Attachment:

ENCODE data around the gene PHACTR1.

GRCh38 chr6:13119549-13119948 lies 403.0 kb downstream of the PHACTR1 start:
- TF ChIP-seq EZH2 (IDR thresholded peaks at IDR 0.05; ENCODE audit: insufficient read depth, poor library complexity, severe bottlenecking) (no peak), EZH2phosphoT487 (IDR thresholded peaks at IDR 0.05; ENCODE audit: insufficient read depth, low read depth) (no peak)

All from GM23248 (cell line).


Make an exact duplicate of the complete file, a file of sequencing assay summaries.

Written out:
ENCODE data around the gene PHACTR1.

GRCh38 chr6:13119549-13119948 lies 403.0 kb downstream of the PHACTR1 start:
- TF ChIP-seq EZH2 (IDR thresholded peaks at IDR 0.05; ENCODE audit: insufficient read depth, poor library complexity, severe bottlenecking) (no peak), EZH2phosphoT487 (IDR thresholded peaks at IDR 0.05; ENCODE audit: insufficient read depth, low read depth) (no peak)

All from GM23248 (cell line).